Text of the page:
The background to this is the fact that sand is increasingly becoming a scarce resource. Because sand is much more than just something on which you lay your towel on the beach and watch your children build a pretty sandcastle.

The mega-cities of our world are built with sand, because concrete, the foundation for the construction of skyscrapers, bridges, airports and many other buildings, consists to a large extent of sand.

And so it is no longer surprising that sand is in very high demand. And scarce resources are known to be expensive. In other words, a lot of money can be earned with sand.

Accordingly, sand is transported away in large quantities from beaches, or torn away (sometimes illegally by sand mafias), to serve as a raw material, for example, for the construction of buildings. But not only the construction of buildings requires sand. Glasses, plastic and many other materials also need sand.

 

Customs apps make your life easier

Admittedly, it is not always easy to keep track of which travel souvenirs may or may not be imported. This is where Customs Apps can come in very handy. For instance, Switzerland and Germany have such neat apps that let you check what goods (souvenirs) you can import legally (and tax-free)

Unfortunately, the UK does not (yet) have such an app. If you would like to know more about UK Customs Allowances, you will find all the important info here: UK Customs Allowances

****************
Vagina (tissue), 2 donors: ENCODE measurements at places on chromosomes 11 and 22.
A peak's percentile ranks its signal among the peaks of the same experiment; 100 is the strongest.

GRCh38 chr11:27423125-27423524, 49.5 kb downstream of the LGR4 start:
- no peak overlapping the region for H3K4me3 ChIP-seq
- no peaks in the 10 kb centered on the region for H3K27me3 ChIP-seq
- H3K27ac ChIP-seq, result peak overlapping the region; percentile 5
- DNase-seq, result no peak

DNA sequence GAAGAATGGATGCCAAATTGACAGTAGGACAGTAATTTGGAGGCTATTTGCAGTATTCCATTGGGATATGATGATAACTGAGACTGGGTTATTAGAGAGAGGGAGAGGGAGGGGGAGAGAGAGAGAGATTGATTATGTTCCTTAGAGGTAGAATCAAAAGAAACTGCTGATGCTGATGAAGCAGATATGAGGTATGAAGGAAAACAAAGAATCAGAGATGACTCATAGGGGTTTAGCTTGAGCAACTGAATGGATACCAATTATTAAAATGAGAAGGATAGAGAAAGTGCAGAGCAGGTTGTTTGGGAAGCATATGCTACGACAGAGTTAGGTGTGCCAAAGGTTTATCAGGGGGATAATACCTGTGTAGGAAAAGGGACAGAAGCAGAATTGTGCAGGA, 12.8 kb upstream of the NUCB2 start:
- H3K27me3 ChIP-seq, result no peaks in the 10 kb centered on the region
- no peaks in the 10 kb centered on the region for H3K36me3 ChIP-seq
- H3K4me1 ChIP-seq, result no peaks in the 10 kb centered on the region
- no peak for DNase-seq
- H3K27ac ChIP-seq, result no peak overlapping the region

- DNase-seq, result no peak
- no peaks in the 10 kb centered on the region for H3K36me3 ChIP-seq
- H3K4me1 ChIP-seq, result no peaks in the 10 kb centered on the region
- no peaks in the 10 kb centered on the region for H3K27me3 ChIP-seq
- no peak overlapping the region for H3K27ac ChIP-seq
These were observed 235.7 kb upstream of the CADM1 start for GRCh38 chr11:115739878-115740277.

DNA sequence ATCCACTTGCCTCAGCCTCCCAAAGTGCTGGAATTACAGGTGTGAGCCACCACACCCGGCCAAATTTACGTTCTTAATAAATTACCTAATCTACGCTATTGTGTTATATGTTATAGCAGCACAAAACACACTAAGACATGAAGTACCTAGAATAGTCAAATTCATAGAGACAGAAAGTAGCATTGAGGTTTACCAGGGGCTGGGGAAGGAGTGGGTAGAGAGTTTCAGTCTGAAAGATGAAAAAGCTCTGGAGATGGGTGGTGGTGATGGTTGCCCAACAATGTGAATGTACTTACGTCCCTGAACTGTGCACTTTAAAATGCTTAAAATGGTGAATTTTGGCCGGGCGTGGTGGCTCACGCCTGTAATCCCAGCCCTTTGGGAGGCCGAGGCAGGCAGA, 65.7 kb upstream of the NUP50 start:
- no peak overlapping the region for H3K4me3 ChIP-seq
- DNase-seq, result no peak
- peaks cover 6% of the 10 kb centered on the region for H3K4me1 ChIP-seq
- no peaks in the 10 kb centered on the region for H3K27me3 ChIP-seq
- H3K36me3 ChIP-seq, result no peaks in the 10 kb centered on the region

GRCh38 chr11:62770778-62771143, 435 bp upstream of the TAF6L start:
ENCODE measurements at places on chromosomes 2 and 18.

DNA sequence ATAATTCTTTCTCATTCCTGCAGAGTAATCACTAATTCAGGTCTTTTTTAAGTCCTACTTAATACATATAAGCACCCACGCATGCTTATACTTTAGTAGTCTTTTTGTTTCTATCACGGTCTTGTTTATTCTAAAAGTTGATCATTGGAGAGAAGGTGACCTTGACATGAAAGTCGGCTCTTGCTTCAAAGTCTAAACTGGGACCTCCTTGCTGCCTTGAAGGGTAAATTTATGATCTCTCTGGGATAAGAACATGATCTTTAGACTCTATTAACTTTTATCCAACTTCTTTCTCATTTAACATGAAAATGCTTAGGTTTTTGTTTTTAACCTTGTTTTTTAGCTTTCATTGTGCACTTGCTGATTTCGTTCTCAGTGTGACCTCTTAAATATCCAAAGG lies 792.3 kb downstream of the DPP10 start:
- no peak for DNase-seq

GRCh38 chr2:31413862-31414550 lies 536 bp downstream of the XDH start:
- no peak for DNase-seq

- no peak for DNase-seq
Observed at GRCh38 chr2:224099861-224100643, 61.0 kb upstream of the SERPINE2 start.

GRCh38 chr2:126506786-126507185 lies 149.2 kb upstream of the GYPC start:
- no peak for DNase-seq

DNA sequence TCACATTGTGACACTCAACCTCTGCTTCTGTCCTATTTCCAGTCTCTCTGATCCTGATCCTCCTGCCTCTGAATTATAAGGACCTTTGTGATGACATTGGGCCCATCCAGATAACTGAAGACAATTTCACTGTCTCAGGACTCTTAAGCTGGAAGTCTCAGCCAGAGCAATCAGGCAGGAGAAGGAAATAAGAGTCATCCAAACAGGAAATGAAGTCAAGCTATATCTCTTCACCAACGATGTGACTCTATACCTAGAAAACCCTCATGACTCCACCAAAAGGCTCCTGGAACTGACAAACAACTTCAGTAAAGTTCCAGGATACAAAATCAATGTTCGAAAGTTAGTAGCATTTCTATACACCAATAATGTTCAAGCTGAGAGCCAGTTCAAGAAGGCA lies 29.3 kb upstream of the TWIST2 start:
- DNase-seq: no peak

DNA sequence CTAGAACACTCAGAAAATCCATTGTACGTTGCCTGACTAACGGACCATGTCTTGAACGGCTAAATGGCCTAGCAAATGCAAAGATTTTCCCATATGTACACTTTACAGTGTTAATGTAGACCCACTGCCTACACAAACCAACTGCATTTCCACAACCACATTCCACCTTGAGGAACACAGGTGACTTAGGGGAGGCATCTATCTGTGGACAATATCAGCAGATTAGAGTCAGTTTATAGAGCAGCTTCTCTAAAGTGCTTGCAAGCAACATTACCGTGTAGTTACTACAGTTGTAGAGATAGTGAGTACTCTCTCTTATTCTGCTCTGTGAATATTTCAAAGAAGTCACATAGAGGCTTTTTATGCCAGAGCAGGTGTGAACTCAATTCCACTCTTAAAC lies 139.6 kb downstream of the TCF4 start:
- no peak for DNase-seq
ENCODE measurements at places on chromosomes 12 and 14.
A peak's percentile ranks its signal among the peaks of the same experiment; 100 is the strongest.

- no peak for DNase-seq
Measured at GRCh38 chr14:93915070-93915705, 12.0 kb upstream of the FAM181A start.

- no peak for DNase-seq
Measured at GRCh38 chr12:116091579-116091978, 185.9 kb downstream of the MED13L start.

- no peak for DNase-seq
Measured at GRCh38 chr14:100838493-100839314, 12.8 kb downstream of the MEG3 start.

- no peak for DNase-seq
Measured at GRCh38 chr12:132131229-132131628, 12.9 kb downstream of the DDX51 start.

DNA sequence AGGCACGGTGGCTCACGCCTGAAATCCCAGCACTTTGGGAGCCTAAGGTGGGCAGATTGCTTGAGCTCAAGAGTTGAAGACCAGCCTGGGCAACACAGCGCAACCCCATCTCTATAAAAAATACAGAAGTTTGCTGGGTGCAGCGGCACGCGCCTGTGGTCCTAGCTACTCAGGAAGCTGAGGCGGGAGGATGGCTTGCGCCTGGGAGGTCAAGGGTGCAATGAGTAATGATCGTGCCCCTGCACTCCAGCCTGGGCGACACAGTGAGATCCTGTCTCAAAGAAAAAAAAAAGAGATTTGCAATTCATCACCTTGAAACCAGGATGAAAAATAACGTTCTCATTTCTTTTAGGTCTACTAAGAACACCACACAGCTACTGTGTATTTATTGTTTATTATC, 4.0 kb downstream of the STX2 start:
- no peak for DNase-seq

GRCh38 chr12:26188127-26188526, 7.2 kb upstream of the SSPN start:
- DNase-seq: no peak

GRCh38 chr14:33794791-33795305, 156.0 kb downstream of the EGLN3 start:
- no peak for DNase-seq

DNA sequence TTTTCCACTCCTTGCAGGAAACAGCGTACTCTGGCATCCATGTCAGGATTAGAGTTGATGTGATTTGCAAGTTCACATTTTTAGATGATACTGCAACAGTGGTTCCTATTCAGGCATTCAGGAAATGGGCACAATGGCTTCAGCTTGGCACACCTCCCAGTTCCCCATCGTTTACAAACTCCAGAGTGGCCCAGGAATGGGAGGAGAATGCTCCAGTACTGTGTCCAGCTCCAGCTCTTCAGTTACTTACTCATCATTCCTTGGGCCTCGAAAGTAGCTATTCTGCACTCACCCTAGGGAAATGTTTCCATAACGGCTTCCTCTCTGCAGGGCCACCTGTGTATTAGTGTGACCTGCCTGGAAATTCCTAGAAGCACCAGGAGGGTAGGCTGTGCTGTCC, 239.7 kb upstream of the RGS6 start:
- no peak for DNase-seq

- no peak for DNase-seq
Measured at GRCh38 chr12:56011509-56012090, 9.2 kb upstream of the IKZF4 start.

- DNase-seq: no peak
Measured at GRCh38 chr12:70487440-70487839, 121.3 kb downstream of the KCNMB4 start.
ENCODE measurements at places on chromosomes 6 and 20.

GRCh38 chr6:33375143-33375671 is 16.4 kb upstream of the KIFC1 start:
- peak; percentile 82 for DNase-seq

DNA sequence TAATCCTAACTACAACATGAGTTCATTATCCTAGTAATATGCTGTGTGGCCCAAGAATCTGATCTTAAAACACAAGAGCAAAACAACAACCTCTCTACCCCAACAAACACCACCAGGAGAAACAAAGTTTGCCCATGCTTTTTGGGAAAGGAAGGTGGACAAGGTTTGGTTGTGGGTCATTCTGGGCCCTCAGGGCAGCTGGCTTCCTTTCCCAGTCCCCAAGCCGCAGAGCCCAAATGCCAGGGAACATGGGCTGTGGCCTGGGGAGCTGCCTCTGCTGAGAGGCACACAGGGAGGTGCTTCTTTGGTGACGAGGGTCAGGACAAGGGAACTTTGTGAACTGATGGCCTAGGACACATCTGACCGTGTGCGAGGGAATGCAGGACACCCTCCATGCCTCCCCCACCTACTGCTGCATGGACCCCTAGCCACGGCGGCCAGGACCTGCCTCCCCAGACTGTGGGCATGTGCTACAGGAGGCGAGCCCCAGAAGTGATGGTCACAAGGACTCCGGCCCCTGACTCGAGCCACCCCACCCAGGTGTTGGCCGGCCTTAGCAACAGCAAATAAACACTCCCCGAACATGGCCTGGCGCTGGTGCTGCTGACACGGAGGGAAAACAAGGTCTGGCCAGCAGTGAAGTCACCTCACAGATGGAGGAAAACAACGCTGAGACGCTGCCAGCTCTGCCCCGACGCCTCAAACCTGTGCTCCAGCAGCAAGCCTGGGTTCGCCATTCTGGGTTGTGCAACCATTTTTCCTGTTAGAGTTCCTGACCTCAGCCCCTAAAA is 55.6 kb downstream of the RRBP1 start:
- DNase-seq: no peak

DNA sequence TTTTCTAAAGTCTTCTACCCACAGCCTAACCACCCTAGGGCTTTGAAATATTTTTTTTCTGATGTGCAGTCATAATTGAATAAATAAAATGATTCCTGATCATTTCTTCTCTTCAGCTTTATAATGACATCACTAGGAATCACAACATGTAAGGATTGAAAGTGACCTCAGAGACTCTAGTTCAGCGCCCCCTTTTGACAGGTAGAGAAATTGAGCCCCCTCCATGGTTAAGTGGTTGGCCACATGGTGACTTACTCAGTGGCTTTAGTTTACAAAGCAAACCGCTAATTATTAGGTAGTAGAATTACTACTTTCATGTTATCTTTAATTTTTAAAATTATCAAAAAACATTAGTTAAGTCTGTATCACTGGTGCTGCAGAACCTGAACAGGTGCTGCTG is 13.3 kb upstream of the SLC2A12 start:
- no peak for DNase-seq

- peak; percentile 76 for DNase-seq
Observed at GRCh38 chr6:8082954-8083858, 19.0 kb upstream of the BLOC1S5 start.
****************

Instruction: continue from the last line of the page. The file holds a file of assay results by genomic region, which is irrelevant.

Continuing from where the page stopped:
The App from German Customs: Zoll & Reise (Customs & Travel)

The app on the Google Play Store

The app in the App Store (Apple)

If you are unsure which goods and how much of them you are allowed to import into Germany and what you have to pay attention to, then the app “Zoll & Reise” (Customs & Travel) of the German Customs is exactly the right thing for you.

The useful app offers you the following useful functions:

  • Find out which goods are permitted when entering Germany
  • Easily found out what to consider when importing the different goods
  • Information on which goods may be imported duty-free
  • Information on the costs incurred if the allowed exempt quantity is exceeded
  • With the new assistant, you can easily find out how high the expected import duties are. This enables you to assess better whether or not it is worth buying specific goods abroad.

This App is unfortunately only available in German.

This App might also be interesting for you if you are living in another EU-Country than Germany because Customs Allowances are uniform in the EU.

 

The App from Swiss Customs: Reise & Waren (Travel & Goods)

The App on the Google Play Store

The App in the App Store (Apple)

The Swiss customs app is modern, easy to use and extremely practical. The app is also available in four language versions: German, French, Italian and English.

Of course, an app must not only meet customers’ expectations regarding language coverage but also be convincing regarding functions.

The Swiss Customs App includes:

  • Entry requirements, passport, visa, customs procedure
  • Purchase abroad (exempt quantities), value limit, alcohol, tobacco and foodstuffs
  • Rules when crossing the border with animals and plants
  • Rules when crossing the border in a vehicle
  • Prohibitions, restrictions (counterfeiting, souvenirs, medicines, etc.)